income_and_happiness

Figure 1: Income and Happiness in the USA (Frey & Stutzer, 2002)

satisfaction

Figure 2: Satisfaction with Life and Income per Capita in Japan between 1958 and 1991 (Frey & Stutzer, 2002)

Figure 3 shows cross-national data of a nation’s GDP per capita and SWB Index.  From the graph, we can see that GDP is not the most significant determinant of a country’s SWB.  Countries with similar cultural patterns and political states tend to cluster together.  While high SWB does not rely solely on high per capita GDP (there are both rich and poor countries with high SWB), it does appear true that low SWB does not occur in countries with high per capita GDP. In countries where large numbers of the population are extremely poor, people have too little to eat, or are homeless, happiness measures do increase when everyone’s income rises (Frank, 2007).

“]Figure 3: GDP per capita vs. Subjective Well-Being for the Different Societies (Inglehart, R. Foa, C. Peterson & C. Welzel (2008).)[A1]

Figure 3: GDP per capita vs. Subjective Well-Being for the Different Societies (Inglehart, R. Foa, C. Peterson & C. Welzel (2008)).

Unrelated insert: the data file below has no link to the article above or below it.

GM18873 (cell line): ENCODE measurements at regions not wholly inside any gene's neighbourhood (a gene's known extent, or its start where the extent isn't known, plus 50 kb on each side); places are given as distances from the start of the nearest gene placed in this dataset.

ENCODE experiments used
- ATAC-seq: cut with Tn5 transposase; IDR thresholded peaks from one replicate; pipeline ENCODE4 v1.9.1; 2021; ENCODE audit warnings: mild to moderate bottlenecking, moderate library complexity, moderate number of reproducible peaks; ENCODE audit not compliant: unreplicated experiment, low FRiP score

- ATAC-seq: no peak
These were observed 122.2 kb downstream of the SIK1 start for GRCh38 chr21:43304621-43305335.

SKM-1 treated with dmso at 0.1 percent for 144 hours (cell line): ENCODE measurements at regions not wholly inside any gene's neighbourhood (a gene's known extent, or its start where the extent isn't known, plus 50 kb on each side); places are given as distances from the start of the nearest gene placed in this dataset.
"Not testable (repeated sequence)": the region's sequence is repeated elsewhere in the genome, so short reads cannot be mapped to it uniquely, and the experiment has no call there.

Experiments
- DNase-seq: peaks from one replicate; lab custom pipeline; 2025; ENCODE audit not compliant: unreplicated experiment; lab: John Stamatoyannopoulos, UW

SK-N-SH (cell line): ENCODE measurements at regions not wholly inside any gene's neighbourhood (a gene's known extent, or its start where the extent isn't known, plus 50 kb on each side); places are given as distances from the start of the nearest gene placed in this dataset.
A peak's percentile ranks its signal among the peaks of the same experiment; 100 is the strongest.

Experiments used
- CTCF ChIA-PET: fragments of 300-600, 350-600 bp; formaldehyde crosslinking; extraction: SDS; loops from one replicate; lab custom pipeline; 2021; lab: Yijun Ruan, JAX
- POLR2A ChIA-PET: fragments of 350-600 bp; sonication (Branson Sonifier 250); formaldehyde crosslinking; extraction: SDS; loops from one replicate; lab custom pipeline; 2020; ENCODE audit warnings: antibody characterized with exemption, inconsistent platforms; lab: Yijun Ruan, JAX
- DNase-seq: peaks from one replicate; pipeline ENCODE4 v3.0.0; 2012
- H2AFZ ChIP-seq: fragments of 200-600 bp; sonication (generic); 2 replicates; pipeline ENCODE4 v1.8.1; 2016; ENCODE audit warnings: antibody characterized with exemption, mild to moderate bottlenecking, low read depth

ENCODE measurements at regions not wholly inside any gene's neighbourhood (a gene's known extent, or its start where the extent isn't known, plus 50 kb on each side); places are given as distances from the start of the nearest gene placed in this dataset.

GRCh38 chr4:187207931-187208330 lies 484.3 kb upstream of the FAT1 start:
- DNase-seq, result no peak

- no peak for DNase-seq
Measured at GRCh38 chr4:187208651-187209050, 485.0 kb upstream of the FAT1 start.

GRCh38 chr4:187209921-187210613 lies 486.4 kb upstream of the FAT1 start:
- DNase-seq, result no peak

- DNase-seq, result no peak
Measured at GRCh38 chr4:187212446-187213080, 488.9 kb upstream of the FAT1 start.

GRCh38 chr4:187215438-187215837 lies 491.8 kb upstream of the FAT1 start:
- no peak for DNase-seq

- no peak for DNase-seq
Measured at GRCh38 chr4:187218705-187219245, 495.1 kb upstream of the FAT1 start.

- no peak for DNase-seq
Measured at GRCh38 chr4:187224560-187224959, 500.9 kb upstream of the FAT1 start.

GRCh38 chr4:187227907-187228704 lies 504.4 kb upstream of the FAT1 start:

In developed countries, Richard Layard found a peculiar occurrence: as people gained more income, their perceived income requirement rose.  People base their satisfaction on their current income based on what they have and what they want to have.  As the gap between their wants and needs widen, their current incomes become insufficient.  Because of this phenomenon, Layard concludes, it is difficult for economic growth to improve happiness (Layard, 2005).

Ruut Veenhoven suggests that wealth is subject to the law of diminishing returns after a country surpasses industrialization (Veenhoven, 1991).  This finding was repeated in Ed Denier’s international study.  He showed that happiness rose sharply as GDP per capita increased when GDP was at a basic subsistence level, but after a nation industrialized, happiness rose at a slower rate (Diener & Biswas-Diener, 2002).

In addition to the diminishing returns on income, people tend to adapt to their circumstances, thereby negating the gains in happiness that they initially experienced (Myers, 2000). Figure 4 shows how people adapt to an increase in income and form new aspirations based on their income level.  An increase in income brings about a downward shift in the aspiration curve, which neutralizes increases in happiness (Frey & Stutzer, 2002). This may lead one to believe that any policy aimed to improved people’s happiness is futile. However, Brickman and Campbell contrarily show that after people experience an initial uptick in their happiness due to life circumstances, they do not go all the way back to a point of neutrality, but to a point slightly higher than they were before (Brickman & Campbell, 1971).

Figure 4: Happiness and Aspiration Shifts (Frey & Stutzer, 2002)

Figure 4: Happiness and Aspiration Shifts (Frey & Stutzer, 2002)

The following explains the scenario above: